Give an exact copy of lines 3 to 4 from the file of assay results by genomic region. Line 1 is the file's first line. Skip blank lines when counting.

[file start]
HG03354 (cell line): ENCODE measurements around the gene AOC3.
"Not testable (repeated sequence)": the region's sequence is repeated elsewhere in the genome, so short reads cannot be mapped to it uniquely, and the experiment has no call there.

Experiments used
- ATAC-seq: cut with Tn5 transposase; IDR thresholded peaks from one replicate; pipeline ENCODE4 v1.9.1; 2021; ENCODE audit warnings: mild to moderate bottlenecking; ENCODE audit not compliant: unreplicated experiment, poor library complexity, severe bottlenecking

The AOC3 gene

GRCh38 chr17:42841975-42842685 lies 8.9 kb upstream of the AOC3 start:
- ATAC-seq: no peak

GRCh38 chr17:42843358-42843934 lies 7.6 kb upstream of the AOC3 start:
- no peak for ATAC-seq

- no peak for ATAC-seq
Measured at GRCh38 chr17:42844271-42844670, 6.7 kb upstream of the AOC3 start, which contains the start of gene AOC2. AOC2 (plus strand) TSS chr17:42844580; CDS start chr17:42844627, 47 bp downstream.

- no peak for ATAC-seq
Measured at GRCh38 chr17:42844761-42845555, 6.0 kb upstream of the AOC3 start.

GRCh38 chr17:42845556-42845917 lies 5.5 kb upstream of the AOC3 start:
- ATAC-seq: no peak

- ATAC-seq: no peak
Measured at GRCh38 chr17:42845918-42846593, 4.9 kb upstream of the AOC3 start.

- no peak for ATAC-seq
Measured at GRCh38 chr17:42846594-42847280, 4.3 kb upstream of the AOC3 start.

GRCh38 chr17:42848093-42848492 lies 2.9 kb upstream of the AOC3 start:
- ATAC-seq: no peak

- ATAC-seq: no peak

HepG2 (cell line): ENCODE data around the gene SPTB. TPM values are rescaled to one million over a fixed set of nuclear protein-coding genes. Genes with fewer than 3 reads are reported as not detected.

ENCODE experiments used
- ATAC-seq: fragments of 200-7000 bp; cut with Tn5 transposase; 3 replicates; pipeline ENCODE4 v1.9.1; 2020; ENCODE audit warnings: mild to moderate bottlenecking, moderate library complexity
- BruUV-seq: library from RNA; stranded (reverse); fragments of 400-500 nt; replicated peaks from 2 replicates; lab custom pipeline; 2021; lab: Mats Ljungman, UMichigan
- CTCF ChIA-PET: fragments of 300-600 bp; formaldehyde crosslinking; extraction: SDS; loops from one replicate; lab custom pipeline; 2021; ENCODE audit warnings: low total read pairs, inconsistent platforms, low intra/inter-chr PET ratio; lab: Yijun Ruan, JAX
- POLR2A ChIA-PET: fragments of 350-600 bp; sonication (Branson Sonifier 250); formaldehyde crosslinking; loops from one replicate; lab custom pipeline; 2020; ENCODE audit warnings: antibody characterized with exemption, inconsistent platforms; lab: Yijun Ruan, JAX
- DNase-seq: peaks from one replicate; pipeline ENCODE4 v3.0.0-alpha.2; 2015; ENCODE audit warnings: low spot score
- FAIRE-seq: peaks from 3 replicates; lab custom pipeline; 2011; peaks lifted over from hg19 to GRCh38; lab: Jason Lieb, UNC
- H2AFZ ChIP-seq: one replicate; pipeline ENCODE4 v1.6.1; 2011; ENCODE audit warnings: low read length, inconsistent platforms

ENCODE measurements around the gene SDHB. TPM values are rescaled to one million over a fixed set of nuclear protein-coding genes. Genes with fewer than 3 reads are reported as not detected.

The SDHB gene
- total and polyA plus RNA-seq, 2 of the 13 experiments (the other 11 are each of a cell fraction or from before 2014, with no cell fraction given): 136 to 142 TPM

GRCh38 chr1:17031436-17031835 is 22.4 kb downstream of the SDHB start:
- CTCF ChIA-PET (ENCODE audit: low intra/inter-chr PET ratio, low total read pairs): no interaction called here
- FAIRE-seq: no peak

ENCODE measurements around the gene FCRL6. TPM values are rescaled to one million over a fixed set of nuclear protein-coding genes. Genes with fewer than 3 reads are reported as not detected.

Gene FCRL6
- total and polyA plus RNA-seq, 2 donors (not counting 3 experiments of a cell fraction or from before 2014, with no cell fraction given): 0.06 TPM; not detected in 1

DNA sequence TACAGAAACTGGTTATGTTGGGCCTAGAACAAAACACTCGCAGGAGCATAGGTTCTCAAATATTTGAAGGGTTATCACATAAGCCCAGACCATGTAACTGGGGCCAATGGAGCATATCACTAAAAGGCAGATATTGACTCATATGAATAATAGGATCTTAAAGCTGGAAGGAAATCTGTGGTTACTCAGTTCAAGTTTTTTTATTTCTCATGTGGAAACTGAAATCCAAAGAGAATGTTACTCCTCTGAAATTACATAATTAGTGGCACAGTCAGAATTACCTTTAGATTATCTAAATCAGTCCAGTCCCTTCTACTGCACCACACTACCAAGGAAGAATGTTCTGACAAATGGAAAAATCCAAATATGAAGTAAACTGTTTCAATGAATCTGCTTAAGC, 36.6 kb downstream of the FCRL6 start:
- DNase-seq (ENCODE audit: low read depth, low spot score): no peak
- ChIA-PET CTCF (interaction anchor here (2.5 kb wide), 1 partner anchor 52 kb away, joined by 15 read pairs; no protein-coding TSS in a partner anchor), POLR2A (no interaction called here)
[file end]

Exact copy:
Experiments used
- ATAC-seq: cut with Tn5 transposase; IDR thresholded peaks from one replicate; pipeline ENCODE4 v1.9.1; 2021; ENCODE audit warnings: mild to moderate bottlenecking; ENCODE audit not compliant: unreplicated experiment, poor library complexity, severe bottlenecking